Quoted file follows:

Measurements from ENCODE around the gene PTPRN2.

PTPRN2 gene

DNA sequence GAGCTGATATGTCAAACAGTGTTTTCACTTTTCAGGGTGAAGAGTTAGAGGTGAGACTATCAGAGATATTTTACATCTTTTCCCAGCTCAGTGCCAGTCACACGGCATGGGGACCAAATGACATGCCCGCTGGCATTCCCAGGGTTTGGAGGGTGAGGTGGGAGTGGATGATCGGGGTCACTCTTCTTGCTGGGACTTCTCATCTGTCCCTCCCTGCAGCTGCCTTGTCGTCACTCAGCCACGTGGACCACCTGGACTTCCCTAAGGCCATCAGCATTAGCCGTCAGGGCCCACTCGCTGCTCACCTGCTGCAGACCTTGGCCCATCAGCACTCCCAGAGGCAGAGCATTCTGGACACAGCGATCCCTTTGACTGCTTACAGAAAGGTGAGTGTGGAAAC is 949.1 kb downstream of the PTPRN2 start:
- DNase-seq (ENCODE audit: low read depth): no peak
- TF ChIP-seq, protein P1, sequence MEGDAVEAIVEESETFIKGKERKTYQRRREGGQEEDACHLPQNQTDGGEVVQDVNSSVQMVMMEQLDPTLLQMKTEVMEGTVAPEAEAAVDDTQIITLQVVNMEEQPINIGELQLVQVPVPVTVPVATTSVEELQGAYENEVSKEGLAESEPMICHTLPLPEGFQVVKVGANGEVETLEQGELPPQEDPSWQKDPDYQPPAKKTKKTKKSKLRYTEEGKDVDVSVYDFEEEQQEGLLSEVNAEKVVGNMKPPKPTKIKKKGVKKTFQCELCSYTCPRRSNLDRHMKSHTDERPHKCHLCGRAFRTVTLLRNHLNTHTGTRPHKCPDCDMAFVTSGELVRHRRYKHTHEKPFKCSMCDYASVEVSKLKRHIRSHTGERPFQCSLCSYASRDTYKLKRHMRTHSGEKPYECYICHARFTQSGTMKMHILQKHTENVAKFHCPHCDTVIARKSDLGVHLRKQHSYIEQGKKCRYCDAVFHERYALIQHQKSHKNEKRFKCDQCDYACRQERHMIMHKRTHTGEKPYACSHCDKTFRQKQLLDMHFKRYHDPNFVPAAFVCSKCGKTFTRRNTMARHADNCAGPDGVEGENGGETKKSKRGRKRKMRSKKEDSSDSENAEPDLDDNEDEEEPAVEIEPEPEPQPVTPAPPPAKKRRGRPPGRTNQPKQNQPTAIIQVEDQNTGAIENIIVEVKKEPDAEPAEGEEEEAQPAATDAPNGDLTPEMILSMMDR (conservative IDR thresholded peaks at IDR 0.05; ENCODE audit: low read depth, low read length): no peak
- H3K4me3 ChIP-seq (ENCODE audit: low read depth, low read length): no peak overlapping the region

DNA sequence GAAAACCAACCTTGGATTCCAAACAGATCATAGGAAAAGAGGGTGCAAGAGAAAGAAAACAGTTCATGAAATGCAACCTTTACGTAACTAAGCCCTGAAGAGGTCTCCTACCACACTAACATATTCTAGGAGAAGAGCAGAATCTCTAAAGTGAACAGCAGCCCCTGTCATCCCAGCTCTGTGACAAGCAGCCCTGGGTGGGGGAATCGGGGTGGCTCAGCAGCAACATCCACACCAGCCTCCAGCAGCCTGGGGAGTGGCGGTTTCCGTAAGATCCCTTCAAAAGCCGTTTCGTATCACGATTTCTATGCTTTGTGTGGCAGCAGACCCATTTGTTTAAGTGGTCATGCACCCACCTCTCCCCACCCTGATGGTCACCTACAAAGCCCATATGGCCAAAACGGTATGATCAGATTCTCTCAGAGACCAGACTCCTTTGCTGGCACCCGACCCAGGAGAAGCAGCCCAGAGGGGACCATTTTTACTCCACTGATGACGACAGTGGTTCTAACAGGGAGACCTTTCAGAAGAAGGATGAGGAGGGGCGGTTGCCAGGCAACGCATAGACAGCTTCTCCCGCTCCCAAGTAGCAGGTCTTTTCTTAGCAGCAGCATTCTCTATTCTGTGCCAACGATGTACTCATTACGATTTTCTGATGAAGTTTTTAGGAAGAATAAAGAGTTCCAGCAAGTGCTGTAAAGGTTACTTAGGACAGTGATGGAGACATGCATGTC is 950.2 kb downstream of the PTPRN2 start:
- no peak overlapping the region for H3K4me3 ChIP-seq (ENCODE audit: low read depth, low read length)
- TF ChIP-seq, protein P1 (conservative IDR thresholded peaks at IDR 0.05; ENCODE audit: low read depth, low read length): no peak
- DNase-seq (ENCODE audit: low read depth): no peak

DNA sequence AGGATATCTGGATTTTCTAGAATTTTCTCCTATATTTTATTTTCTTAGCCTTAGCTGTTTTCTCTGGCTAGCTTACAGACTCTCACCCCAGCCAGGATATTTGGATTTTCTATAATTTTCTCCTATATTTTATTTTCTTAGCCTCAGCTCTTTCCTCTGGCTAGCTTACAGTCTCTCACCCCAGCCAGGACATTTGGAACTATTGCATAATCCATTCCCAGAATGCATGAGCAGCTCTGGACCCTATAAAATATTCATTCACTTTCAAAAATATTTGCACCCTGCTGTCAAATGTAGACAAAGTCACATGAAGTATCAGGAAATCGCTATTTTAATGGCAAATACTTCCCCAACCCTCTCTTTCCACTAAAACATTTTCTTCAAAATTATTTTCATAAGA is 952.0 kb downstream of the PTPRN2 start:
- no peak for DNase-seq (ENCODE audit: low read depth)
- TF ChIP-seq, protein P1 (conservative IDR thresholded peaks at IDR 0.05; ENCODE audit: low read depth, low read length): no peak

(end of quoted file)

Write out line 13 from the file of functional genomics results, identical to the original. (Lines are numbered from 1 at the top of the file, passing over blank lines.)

- TF ChIP-seq, protein P1 (conservative IDR thresholded peaks at IDR 0.05; ENCODE audit: low read depth, low read length): no peak